In order to win, White was going to have to land a Yolo flip — and he couldn’t rely on style the same way a rider like Danny Davis could. It’s not part of Shaun’s general modus operandi, and Iouri Podladtchijov — the guy who landed the Yolo in that gif linked above — had put one down a few runs earlier. There was no way White could have beaten Podladtchijov without sticking the Yolo flip, and he didn’t. In order to medal, White would have had to lay down an incredibly clean run on his second attempt — Japanese riders Ayumu Hirano (15) and Taku Hiraoka (18) had both sideslipped the allure of the showstopping big trick (the Yolo having only been done once in a contest before Tuesday) for a near-flawless execution. White tried to go big, but in his words, “It just wasn’t my night,” and he went home instead.

Photo Courtesy of Our Common, licensed through Flickr via Creative Commons

Photo Courtesy of Our Common, licensed through Flickr via Creative Commons

What Shaun White Could Have Done Differently

He could have gone for the boycott. YoBeat, probably the best website about snowboarding, echoed this sentiment after the Men’s finals on Tuesday, but this idea goes back to at least the 1998 Nagano Olympics, which Terje Håkonsen famously boycotted. For those just reading his name for the first time, Håkonsen has been one of the best snowboarders in the world for over twenty years, and has the medals to prove it. His point, which he still stands by, was that the FIS doesn’t have a handle on snowboarding. He’s probably right, by the way — the FIS steadfastly refuses to hire Snow Park Technologies, a feature-crafting company universally regarded by snowboarders as the best in the business, to build Olympic halfpipes.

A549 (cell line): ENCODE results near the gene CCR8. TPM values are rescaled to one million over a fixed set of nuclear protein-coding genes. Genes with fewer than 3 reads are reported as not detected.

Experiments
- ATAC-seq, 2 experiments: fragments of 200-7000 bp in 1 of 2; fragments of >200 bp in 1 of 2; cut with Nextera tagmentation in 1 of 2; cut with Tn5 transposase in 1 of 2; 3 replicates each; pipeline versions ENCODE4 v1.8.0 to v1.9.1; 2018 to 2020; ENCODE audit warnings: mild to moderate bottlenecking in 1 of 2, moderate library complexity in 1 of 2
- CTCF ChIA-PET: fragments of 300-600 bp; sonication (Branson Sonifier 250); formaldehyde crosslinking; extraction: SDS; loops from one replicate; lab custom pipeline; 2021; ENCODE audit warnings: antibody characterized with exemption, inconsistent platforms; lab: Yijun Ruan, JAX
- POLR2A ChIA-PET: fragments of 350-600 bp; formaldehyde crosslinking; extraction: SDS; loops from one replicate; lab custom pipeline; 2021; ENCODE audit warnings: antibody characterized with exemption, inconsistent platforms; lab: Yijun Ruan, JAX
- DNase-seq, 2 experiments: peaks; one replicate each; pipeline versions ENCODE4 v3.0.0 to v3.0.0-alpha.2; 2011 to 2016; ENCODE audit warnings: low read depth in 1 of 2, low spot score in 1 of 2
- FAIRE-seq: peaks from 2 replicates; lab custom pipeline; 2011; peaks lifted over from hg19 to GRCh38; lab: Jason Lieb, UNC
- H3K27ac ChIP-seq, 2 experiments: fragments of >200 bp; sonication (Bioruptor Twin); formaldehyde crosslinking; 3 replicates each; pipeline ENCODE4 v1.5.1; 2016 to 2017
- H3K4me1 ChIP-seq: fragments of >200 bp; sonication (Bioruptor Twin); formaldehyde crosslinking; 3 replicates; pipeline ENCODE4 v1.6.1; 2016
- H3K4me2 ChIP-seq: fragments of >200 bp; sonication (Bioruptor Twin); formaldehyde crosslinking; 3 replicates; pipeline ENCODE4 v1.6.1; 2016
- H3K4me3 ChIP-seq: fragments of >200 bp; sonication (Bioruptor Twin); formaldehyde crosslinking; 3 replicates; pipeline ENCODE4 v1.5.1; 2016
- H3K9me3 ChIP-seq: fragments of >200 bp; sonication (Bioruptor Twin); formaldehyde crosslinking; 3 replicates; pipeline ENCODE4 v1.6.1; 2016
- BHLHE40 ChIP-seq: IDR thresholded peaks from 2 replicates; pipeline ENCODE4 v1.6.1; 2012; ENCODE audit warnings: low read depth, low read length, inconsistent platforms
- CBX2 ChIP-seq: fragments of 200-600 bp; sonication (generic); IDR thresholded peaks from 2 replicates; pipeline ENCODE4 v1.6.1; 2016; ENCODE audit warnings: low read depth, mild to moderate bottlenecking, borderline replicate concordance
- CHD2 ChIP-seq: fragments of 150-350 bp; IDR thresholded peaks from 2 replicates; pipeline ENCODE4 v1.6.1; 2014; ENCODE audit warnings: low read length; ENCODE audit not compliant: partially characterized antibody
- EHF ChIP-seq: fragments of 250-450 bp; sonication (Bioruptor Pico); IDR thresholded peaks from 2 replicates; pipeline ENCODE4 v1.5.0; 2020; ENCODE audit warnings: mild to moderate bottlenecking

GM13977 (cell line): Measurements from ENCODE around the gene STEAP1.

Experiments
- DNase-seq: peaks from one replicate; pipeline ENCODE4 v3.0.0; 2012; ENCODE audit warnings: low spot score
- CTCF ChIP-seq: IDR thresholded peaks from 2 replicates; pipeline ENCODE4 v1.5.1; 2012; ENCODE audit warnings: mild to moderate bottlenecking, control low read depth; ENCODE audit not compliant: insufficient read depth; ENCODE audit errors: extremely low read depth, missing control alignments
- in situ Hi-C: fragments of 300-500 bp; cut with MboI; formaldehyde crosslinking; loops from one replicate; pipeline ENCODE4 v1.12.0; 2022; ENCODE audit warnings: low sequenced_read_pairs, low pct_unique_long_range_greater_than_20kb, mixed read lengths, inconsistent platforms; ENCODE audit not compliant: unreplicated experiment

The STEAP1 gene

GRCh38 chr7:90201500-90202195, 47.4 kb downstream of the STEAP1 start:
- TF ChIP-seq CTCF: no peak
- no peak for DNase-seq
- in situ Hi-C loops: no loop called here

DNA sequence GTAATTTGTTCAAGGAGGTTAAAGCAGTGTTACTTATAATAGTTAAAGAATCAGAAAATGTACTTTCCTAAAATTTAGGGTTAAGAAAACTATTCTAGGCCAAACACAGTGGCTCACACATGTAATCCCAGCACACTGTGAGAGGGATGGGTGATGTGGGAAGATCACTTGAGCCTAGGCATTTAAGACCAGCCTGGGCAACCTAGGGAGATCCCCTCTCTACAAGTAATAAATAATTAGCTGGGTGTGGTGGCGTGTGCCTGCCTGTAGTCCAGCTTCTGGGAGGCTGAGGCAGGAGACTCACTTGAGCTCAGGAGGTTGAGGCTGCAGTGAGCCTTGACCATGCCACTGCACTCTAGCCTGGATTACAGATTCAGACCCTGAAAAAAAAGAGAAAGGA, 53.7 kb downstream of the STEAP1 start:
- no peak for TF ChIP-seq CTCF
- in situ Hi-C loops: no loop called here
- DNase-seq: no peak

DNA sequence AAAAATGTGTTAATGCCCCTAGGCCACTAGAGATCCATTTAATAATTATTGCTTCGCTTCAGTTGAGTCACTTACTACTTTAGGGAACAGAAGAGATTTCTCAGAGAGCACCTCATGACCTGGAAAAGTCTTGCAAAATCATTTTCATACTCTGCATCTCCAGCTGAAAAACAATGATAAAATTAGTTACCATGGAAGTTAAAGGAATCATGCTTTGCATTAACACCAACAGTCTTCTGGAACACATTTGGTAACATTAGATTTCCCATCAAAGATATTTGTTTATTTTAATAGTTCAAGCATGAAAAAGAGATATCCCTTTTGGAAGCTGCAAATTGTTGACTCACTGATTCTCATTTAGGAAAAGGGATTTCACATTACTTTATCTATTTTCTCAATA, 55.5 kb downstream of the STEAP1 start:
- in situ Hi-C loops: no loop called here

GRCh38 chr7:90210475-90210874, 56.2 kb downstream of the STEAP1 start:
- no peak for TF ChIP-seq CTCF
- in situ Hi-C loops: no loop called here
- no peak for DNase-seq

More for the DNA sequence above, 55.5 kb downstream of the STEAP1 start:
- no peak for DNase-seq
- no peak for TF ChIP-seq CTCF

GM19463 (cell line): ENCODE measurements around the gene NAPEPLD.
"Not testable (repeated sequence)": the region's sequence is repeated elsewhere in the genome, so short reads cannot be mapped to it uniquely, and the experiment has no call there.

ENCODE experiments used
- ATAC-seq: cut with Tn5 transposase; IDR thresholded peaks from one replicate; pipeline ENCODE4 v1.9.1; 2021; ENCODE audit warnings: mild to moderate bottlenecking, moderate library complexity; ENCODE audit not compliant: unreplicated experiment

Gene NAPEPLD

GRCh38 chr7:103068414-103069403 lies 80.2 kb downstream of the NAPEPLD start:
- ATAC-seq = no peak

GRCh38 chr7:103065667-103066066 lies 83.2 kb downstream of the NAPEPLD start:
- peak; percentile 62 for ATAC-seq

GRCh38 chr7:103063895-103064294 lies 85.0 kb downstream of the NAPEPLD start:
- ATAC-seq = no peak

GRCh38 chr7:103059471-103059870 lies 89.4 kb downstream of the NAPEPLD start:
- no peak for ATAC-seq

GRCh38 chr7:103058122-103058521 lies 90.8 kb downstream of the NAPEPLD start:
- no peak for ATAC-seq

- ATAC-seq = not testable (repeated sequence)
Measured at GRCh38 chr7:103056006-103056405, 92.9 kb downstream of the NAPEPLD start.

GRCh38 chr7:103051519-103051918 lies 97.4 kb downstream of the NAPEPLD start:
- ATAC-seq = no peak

Lo and behold, the condition of the halfpipe, which was universally derided by competitors, commentators, and any spectator with the sound on (half-pipes shouldn’t make “swush” noises, ever), was garbage, forcing the riders into an uphill battle just to get out of the pipe, let alone focus on the routines that would bring them acclaim in the sport’s most visible event. Alone among them, Shaun White was the only snowboarder with enough pull to make any kind of boycott or forced rescheduling viable. He’s got so much pull, of course, because he’s the most famous snowboarder on the planet — and because he’s the most famous snowboarder on the planet, he’s got the most to lose by getting involved in something like that. There was no boycott. We saw what happened.

It was written on his face — shining through the bandana, goggles, and helmet. Almost as soon as he dropped in, it was clear Shaun White wasn’t having any fun. But Shaun White never looks like he’s having fun, even when he’s winning. So maybe he should have made a stand on the side of fun to demand a better product for the fans by insisting on a better pipe for the riders. At the same time, White seems like a decent human being at the end of the day, and since snowboarders look at the Olympics the way NBA players look at the Dunk Contest — a fun distraction from the real deal — maybe he did exactly what he needed to and just had a bad night.

More From Wall St. Cheat Sheet:

More Articles About:   ,  

More from The Cheat Sheet